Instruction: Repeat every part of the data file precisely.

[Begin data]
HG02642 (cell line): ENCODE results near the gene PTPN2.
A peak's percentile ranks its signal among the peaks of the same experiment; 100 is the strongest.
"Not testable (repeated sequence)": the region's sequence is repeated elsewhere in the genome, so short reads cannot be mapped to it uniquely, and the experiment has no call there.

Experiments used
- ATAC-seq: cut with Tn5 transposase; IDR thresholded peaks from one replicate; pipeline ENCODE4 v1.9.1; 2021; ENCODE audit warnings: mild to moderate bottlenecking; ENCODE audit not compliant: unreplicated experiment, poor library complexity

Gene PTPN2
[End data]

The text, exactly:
HG02642 (cell line): ENCODE results near the gene PTPN2.
A peak's percentile ranks its signal among the peaks of the same experiment; 100 is the strongest.
"Not testable (repeated sequence)": the region's sequence is repeated elsewhere in the genome, so short reads cannot be mapped to it uniquely, and the experiment has no call there.

Experiments used
- ATAC-seq: cut with Tn5 transposase; IDR thresholded peaks from one replicate; pipeline ENCODE4 v1.9.1; 2021; ENCODE audit warnings: mild to moderate bottlenecking; ENCODE audit not compliant: unreplicated experiment, poor library complexity

Gene PTPN2